Singapore vulnerable to rising sea level, severe floods: Masagos

Channel NewsAsia 12 Dec 18;

SINGAPORE: Small island developing states such as Singapore are at risk of "dire consequences" if current warming trends continue, said Ministry for the Environment and Water Resources Masagos Zulkifli.

The minister was speaking at the United Nations (UN) Climate Change Conference (COP24) on Wednesday (Dec 12) in Katowice, Poland.

In delivering Singapore's national statement, Mr Masagos highlighted a recent UN report that warned that the global warming threshold of 1.5 degrees Celsius could be breached as early as 2030 if current warming trends continue.

"This will have dire consequences for many countries, particularly Small Island Developing States (SIDs). Singapore is one of these low lying island states that is vulnerable to sea level rise and severe floods from intense storms. Clearly, we need urgent, collective and coordinated efforts by all," Mr Masagos said.

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Why Singapore's proposed ivory ban may not solve problem of illegal trade

BRYAN CHEANG Today Online 12 Dec 18;

The Singapore government, through the Agri-Veterinary Authority, recently announced a public consultation on a proposed ban on ivory and ivory products in Singapore. This is in relation to a bigger commitment by Singapore to tackle illegal elephant ivory trade and support elephant conservation.

It is in the spirit of constructive feedback that I argue against such a proposed ban, on the basis that it is an ineffective mechanism which may lead to unintended consequences.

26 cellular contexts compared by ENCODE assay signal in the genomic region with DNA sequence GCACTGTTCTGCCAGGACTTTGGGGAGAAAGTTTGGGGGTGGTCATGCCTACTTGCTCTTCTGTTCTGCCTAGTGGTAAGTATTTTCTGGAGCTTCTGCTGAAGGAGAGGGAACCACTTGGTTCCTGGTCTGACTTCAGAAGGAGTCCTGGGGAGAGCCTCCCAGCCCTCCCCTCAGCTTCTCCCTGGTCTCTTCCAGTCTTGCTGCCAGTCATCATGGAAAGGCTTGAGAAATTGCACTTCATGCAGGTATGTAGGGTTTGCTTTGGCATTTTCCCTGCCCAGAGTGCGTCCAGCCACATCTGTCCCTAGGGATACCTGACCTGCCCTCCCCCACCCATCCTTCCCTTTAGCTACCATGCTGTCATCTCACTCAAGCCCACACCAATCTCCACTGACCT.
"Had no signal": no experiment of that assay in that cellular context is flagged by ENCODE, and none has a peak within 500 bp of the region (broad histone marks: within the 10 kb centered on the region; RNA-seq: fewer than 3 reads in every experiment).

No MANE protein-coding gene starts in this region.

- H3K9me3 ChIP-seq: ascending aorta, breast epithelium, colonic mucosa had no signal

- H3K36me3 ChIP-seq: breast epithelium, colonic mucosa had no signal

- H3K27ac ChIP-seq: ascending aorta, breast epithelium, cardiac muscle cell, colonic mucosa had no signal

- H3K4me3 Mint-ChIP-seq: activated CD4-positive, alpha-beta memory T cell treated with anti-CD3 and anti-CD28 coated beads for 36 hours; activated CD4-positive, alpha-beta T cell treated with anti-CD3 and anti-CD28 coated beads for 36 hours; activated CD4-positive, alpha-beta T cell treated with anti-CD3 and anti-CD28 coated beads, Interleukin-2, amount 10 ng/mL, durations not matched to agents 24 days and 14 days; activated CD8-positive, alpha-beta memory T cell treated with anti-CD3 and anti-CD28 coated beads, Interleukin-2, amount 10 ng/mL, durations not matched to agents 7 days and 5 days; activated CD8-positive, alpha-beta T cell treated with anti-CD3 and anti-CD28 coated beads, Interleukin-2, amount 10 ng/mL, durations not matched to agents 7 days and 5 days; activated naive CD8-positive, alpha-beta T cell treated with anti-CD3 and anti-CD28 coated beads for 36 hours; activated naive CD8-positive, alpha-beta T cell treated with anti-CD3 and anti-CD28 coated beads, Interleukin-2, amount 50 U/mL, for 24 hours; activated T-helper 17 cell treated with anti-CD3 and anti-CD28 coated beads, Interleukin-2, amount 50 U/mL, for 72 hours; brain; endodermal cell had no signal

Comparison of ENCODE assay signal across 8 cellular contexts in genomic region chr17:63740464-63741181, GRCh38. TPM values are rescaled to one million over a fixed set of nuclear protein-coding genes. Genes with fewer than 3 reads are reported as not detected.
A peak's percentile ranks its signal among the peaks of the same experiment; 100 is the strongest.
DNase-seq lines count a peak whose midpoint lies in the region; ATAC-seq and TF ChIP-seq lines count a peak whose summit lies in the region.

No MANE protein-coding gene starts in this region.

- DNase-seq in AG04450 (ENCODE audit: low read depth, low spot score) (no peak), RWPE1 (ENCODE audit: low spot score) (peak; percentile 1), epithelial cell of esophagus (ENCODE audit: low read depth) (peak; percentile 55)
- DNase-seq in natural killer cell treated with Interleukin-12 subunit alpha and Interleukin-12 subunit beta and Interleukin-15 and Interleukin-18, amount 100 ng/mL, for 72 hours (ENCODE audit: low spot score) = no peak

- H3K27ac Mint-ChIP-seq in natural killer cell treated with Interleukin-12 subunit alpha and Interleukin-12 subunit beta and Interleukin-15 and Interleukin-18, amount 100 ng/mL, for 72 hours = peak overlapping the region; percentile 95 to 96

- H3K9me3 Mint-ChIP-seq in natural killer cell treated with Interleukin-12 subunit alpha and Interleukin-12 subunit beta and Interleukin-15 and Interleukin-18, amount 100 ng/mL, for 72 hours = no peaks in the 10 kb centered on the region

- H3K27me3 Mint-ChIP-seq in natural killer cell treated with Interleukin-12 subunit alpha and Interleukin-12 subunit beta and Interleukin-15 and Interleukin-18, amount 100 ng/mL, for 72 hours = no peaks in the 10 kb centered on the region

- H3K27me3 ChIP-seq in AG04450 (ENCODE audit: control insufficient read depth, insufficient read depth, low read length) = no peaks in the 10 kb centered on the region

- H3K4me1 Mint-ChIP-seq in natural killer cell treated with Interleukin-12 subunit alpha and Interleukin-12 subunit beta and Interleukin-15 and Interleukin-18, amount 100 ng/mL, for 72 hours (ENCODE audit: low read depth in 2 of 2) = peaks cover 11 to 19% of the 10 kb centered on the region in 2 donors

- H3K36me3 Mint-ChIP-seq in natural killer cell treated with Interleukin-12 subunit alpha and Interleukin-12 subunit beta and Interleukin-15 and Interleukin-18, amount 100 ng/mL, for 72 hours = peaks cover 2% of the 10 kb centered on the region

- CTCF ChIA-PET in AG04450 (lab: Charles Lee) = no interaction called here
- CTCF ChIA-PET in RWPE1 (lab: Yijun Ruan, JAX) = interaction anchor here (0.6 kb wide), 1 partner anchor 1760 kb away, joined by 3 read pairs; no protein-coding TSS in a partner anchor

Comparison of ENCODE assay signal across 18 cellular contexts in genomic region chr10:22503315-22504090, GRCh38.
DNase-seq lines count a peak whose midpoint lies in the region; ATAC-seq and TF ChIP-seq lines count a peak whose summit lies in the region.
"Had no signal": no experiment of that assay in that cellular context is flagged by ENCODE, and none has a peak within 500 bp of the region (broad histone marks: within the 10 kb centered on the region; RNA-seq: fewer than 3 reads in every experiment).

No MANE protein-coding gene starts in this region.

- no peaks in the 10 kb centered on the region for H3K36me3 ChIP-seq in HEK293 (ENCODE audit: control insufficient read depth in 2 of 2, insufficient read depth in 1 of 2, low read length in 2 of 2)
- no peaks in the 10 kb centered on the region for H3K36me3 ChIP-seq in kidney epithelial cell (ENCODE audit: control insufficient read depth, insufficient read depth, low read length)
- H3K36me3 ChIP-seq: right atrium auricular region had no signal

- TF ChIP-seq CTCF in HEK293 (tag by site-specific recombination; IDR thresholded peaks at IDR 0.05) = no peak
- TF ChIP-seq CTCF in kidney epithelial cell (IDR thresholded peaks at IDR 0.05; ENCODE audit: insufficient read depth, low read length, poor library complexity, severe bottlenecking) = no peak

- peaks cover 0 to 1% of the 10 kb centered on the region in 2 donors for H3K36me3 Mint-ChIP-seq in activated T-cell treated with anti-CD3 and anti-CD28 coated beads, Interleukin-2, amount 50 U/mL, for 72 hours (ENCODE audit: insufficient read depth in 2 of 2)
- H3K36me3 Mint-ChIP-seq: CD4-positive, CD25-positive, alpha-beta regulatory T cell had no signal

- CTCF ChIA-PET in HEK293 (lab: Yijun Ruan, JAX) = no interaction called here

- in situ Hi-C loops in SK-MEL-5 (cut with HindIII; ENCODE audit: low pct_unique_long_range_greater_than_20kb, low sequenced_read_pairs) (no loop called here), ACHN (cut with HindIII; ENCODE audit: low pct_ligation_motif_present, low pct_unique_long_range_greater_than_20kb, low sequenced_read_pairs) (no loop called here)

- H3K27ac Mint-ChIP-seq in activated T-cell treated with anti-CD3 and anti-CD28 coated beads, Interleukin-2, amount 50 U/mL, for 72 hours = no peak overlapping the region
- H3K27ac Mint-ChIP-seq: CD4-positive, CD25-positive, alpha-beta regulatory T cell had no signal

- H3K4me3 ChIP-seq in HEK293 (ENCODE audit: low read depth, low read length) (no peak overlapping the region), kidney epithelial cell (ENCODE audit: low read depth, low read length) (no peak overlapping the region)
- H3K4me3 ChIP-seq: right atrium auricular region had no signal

A ban on ivory has been tried by other governments before, with limited success. Reporting by the BBC shows that despite an international ban on ivory trade, elephant poaching has persisted.

This is further confirmed by the World Wildlife Fund that today, “despite a ban on the international trade in ivory, African elephants are still being poached in large numbers. Tens of thousands of elephants are being killed every year for their ivory tusks”.

This limited success is unsurprising once we study the role of economic incentives.

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Egg prices soar as Malaysia looks to limit exports

Cheryl Teh Straits Times 13 Dec 18;

Madam X.Y. Loh, 56, runs a small bakery in Jurong, making a variety of cakes, buns and pastries as well as other goodies.

She uses more than 100 eggs daily and they cost slightly over $300 a month earlier this year. But this has doubled and she expects to shell out more than $600 a month by the end of this month.

"I never would have thought that eggs could get this expensive," Madam Loh said. "I might have to raise my prices soon."

The cost of eggs, particularly during festive seasons, can make a real dent in the total earnings of small businesses like hers, she said.

And there is likely to be no respite from the price increases for eggs any time soon, with a major supplier to Singapore warning that exports may be restricted.

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From wedding flowers to baby strollers, they are all available for rent

Tang See Kit Channel NewsAsia 13 Dec 18;

SINGAPORE: Being advised by family and friends that having multiple strollers for their firstborn will be ideal was what prompted young parents Kenneth Tan and Tay Shixian to start toying with the idea of renting.